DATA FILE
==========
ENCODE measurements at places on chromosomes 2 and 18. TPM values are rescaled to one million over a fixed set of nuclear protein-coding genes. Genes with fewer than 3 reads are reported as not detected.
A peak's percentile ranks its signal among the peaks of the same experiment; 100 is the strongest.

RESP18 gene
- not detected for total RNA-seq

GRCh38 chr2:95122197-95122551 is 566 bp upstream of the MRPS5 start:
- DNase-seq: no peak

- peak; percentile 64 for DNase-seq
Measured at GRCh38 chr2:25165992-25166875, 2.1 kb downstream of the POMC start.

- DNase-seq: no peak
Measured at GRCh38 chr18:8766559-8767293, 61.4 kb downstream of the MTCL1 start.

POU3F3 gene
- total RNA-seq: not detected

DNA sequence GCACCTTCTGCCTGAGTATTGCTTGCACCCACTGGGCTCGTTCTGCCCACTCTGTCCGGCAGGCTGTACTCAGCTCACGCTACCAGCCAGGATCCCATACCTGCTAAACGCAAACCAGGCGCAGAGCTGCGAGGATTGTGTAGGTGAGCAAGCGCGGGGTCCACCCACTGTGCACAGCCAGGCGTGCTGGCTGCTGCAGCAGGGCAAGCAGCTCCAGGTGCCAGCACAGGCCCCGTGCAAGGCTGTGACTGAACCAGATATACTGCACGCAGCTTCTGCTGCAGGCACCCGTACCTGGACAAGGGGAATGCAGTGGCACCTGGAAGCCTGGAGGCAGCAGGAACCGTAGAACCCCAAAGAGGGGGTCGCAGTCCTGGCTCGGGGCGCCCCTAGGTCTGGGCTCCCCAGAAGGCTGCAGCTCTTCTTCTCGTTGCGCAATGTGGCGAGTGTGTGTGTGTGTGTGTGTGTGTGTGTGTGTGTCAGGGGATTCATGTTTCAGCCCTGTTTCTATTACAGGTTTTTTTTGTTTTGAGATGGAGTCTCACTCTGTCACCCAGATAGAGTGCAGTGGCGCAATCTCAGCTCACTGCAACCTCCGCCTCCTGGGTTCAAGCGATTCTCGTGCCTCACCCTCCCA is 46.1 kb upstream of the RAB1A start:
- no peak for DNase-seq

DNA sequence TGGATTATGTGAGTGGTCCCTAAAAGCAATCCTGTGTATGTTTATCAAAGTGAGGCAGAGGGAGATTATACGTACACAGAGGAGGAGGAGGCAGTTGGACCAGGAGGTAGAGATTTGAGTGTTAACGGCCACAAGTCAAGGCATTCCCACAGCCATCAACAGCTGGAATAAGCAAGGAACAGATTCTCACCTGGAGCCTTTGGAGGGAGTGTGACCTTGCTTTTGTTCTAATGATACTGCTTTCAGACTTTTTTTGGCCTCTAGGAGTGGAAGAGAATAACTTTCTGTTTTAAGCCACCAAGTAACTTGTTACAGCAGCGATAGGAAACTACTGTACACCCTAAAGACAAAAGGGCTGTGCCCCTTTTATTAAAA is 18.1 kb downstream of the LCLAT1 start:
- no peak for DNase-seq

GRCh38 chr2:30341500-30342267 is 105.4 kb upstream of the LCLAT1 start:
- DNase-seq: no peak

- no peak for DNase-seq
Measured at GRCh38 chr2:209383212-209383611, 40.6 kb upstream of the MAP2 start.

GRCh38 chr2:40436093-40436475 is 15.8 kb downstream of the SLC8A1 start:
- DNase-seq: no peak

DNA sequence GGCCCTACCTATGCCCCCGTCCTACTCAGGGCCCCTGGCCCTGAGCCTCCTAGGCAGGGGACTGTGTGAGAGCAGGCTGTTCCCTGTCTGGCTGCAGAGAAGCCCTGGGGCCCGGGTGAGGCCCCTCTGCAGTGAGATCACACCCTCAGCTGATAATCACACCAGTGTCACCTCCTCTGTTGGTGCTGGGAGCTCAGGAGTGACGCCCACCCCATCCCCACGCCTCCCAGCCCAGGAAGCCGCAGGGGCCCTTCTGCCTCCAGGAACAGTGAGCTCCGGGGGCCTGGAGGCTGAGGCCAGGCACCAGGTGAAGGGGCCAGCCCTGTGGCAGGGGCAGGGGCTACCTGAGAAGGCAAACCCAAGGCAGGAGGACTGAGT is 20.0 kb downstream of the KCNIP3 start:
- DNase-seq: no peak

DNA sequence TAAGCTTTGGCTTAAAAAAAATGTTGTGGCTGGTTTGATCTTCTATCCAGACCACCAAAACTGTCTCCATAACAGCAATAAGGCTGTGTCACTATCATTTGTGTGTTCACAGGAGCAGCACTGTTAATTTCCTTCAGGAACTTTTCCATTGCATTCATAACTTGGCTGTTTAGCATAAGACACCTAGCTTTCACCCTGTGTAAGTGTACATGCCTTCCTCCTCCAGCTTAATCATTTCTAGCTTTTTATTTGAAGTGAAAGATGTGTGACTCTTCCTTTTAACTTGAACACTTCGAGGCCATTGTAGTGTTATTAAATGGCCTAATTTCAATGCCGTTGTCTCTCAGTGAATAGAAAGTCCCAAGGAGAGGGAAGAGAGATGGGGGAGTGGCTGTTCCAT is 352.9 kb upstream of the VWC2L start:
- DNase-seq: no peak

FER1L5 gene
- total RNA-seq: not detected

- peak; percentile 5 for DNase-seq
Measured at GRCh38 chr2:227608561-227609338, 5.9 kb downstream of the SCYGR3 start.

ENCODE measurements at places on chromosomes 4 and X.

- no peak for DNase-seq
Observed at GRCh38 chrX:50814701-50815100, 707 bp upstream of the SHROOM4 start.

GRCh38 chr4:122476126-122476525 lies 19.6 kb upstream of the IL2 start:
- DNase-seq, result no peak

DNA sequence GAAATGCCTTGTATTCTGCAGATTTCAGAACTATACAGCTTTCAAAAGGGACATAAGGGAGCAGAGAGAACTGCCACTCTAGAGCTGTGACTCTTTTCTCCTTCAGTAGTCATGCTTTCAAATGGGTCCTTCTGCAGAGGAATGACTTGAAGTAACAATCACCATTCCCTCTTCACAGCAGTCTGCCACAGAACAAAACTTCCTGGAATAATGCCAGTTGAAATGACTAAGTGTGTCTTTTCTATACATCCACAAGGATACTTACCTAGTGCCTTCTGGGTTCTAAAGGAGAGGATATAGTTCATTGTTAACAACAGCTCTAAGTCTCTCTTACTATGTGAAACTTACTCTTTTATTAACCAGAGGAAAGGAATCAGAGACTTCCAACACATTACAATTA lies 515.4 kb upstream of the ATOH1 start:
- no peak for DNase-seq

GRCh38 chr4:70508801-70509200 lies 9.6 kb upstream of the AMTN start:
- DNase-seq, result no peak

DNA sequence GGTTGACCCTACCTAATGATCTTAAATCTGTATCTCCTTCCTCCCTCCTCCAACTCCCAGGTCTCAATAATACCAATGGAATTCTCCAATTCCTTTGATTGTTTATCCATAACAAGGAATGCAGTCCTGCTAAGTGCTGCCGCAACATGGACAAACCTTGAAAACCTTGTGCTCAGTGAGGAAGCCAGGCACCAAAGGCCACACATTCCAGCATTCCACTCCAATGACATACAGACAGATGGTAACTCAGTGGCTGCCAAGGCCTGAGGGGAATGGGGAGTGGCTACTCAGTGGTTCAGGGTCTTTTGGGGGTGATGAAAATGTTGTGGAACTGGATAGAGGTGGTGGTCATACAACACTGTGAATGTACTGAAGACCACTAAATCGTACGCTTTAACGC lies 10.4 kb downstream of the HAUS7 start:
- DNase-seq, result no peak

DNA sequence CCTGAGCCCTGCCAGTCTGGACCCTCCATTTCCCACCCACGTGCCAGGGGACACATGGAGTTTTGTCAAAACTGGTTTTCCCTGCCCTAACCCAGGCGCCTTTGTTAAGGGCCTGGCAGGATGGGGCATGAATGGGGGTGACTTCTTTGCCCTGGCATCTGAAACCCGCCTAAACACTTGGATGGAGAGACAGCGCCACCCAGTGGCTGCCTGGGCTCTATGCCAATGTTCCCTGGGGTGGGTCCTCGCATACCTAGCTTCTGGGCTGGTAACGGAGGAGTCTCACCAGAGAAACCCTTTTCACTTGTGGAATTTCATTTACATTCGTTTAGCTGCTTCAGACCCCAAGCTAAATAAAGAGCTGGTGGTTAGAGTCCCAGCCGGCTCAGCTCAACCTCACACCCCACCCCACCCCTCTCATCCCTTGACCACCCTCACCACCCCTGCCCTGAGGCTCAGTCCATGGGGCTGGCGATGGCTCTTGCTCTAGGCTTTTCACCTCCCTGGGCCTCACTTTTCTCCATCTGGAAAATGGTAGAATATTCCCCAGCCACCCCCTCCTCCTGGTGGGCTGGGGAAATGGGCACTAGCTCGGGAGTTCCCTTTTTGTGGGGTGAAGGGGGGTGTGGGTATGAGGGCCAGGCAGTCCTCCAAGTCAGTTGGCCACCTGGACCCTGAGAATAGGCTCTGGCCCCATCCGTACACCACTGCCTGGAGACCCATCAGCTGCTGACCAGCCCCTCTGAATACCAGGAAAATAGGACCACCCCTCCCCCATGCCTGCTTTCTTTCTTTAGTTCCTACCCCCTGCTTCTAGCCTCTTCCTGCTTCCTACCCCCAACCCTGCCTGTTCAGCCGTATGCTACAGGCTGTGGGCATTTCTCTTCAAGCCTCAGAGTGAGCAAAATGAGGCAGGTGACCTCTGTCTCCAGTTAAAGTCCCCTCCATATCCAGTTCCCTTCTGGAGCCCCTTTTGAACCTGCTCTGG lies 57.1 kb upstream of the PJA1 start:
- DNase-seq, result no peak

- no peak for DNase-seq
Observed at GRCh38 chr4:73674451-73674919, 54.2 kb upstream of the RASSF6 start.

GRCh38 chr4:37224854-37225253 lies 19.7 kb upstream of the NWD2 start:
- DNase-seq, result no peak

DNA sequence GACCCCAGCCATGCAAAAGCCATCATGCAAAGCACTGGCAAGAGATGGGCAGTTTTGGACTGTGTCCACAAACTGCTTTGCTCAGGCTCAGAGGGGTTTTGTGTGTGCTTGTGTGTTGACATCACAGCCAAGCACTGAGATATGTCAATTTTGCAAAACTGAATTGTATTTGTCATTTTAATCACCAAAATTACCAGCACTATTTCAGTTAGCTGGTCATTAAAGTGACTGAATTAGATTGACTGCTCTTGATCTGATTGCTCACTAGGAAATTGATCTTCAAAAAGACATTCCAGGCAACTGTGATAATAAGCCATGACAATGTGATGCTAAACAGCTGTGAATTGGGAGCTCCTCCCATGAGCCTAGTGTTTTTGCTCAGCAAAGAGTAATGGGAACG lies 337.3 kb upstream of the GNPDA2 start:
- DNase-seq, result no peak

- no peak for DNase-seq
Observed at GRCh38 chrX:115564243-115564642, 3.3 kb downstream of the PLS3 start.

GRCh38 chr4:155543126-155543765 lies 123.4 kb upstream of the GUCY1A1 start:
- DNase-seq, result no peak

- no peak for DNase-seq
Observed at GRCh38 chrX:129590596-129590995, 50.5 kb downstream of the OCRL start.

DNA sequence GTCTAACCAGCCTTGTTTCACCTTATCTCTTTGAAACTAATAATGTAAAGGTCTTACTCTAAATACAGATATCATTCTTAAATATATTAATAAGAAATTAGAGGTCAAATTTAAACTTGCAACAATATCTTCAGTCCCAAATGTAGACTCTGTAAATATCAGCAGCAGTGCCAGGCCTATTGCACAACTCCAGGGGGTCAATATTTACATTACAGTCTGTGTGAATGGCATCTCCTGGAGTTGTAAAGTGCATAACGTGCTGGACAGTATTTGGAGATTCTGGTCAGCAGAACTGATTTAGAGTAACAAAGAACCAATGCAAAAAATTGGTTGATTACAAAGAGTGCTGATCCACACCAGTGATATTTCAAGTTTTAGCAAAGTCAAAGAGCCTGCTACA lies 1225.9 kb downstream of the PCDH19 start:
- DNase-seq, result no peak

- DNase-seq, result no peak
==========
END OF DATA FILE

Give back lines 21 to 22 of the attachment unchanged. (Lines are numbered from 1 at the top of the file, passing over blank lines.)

GRCh38 chr2:40436093-40436475 is 15.8 kb downstream of the SLC8A1 start:
- DNase-seq: no peak